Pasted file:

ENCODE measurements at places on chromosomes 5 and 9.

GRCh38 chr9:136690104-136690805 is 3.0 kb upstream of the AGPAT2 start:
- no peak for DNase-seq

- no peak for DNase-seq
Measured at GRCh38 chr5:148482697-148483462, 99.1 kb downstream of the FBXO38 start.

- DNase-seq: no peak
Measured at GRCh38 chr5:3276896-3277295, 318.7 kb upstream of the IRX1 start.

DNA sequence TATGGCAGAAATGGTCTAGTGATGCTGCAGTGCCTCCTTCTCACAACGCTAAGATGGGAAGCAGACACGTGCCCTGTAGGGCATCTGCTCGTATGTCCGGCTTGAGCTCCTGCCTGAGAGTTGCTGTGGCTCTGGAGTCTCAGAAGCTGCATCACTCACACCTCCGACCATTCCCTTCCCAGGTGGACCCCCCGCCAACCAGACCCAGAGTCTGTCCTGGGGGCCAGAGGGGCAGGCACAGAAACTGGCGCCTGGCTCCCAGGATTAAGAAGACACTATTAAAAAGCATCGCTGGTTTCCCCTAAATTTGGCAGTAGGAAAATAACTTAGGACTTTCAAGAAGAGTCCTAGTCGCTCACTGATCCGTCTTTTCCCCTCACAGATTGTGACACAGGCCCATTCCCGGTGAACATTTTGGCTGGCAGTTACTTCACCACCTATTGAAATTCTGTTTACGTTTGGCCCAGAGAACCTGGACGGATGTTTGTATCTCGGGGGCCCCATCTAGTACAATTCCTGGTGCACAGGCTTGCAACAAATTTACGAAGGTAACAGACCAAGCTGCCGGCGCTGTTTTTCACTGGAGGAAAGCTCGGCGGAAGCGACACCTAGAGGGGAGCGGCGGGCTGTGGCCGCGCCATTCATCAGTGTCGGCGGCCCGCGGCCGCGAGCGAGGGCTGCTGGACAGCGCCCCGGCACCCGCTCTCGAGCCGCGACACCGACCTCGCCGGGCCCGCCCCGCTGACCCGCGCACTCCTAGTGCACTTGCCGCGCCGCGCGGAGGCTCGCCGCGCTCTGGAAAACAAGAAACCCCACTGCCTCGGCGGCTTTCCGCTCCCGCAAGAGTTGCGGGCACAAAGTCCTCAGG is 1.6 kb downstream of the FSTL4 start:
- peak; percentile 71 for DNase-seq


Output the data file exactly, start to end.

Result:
ENCODE measurements at places on chromosomes 5 and 9.

GRCh38 chr9:136690104-136690805 is 3.0 kb upstream of the AGPAT2 start:
- no peak for DNase-seq

- no peak for DNase-seq
Measured at GRCh38 chr5:148482697-148483462, 99.1 kb downstream of the FBXO38 start.

- DNase-seq: no peak
Measured at GRCh38 chr5:3276896-3277295, 318.7 kb upstream of the IRX1 start.

DNA sequence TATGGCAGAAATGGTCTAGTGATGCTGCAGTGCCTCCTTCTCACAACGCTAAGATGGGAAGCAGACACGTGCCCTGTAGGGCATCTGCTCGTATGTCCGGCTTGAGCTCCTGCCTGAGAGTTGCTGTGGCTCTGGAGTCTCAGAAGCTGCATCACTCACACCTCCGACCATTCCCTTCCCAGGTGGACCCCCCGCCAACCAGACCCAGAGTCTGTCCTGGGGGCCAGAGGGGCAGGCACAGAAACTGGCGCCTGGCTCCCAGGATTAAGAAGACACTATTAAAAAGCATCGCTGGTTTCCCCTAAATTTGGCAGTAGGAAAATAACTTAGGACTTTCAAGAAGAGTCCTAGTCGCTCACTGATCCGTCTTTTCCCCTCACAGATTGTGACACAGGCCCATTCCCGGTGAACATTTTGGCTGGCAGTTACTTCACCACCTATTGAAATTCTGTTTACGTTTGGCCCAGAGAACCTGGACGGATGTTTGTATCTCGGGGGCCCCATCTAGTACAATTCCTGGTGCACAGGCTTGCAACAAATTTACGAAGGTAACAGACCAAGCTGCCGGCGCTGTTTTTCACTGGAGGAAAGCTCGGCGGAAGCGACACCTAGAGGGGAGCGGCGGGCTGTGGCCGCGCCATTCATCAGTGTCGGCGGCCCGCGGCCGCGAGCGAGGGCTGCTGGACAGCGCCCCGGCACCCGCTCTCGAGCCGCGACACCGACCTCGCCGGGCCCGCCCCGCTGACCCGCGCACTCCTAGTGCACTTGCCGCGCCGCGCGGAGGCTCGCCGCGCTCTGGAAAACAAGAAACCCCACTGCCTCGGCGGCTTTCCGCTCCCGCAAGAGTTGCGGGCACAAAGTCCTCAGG is 1.6 kb downstream of the FSTL4 start:
- peak; percentile 71 for DNase-seq